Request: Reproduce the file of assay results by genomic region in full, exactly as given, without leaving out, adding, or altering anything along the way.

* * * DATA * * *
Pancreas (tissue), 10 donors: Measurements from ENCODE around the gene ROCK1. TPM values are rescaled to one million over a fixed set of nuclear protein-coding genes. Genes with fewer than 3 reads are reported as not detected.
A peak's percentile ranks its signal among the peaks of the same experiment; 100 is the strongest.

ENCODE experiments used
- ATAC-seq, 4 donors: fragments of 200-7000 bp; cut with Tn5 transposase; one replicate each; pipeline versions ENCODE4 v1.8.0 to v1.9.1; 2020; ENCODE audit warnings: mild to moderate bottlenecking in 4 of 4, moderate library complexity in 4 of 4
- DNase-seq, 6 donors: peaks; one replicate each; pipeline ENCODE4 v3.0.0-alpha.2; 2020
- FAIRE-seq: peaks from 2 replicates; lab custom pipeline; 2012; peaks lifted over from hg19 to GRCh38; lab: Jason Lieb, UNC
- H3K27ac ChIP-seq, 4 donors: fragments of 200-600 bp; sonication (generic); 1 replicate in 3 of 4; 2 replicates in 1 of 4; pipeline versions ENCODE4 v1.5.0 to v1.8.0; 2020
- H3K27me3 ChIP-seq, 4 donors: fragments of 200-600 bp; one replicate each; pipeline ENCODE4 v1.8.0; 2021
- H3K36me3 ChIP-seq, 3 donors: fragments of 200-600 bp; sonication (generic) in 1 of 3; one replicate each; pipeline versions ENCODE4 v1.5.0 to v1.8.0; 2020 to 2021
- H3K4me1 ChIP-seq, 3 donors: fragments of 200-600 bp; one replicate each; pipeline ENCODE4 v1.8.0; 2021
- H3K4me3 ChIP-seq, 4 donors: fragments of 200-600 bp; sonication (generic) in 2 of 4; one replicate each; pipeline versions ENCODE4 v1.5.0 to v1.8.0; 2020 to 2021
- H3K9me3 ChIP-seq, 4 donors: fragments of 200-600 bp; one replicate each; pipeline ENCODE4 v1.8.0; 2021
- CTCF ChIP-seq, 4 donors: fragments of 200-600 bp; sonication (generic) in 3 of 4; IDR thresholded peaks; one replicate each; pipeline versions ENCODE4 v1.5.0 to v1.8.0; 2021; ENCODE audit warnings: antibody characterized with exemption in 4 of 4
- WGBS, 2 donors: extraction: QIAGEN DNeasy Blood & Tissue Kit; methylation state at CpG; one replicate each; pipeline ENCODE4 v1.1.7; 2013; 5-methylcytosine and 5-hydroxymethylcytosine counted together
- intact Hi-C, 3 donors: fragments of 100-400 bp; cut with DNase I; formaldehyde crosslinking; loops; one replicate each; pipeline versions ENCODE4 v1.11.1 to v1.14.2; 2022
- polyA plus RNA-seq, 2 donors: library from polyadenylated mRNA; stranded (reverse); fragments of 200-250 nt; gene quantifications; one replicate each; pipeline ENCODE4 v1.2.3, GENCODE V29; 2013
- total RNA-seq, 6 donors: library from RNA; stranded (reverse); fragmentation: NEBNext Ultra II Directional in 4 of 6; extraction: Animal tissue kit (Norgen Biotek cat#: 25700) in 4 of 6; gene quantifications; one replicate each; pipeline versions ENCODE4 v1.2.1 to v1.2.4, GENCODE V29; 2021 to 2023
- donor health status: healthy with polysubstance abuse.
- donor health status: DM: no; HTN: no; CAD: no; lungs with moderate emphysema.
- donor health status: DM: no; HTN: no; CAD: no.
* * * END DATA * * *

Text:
Pancreas (tissue), 10 donors: Measurements from ENCODE around the gene ROCK1. TPM values are rescaled to one million over a fixed set of nuclear protein-coding genes. Genes with fewer than 3 reads are reported as not detected.
A peak's percentile ranks its signal among the peaks of the same experiment; 100 is the strongest.

ENCODE experiments used
- ATAC-seq, 4 donors: fragments of 200-7000 bp; cut with Tn5 transposase; one replicate each; pipeline versions ENCODE4 v1.8.0 to v1.9.1; 2020; ENCODE audit warnings: mild to moderate bottlenecking in 4 of 4, moderate library complexity in 4 of 4
- DNase-seq, 6 donors: peaks; one replicate each; pipeline ENCODE4 v3.0.0-alpha.2; 2020
- FAIRE-seq: peaks from 2 replicates; lab custom pipeline; 2012; peaks lifted over from hg19 to GRCh38; lab: Jason Lieb, UNC
- H3K27ac ChIP-seq, 4 donors: fragments of 200-600 bp; sonication (generic); 1 replicate in 3 of 4; 2 replicates in 1 of 4; pipeline versions ENCODE4 v1.5.0 to v1.8.0; 2020
- H3K27me3 ChIP-seq, 4 donors: fragments of 200-600 bp; one replicate each; pipeline ENCODE4 v1.8.0; 2021
- H3K36me3 ChIP-seq, 3 donors: fragments of 200-600 bp; sonication (generic) in 1 of 3; one replicate each; pipeline versions ENCODE4 v1.5.0 to v1.8.0; 2020 to 2021
- H3K4me1 ChIP-seq, 3 donors: fragments of 200-600 bp; one replicate each; pipeline ENCODE4 v1.8.0; 2021
- H3K4me3 ChIP-seq, 4 donors: fragments of 200-600 bp; sonication (generic) in 2 of 4; one replicate each; pipeline versions ENCODE4 v1.5.0 to v1.8.0; 2020 to 2021
- H3K9me3 ChIP-seq, 4 donors: fragments of 200-600 bp; one replicate each; pipeline ENCODE4 v1.8.0; 2021
- CTCF ChIP-seq, 4 donors: fragments of 200-600 bp; sonication (generic) in 3 of 4; IDR thresholded peaks; one replicate each; pipeline versions ENCODE4 v1.5.0 to v1.8.0; 2021; ENCODE audit warnings: antibody characterized with exemption in 4 of 4
- WGBS, 2 donors: extraction: QIAGEN DNeasy Blood & Tissue Kit; methylation state at CpG; one replicate each; pipeline ENCODE4 v1.1.7; 2013; 5-methylcytosine and 5-hydroxymethylcytosine counted together
- intact Hi-C, 3 donors: fragments of 100-400 bp; cut with DNase I; formaldehyde crosslinking; loops; one replicate each; pipeline versions ENCODE4 v1.11.1 to v1.14.2; 2022
- polyA plus RNA-seq, 2 donors: library from polyadenylated mRNA; stranded (reverse); fragments of 200-250 nt; gene quantifications; one replicate each; pipeline ENCODE4 v1.2.3, GENCODE V29; 2013
- total RNA-seq, 6 donors: library from RNA; stranded (reverse); fragmentation: NEBNext Ultra II Directional in 4 of 6; extraction: Animal tissue kit (Norgen Biotek cat#: 25700) in 4 of 6; gene quantifications; one replicate each; pipeline versions ENCODE4 v1.2.1 to v1.2.4, GENCODE V29; 2021 to 2023
- donor health status: healthy with polysubstance abuse.
- donor health status: DM: no; HTN: no; CAD: no; lungs with moderate emphysema.
- donor health status: DM: no; HTN: no; CAD: no.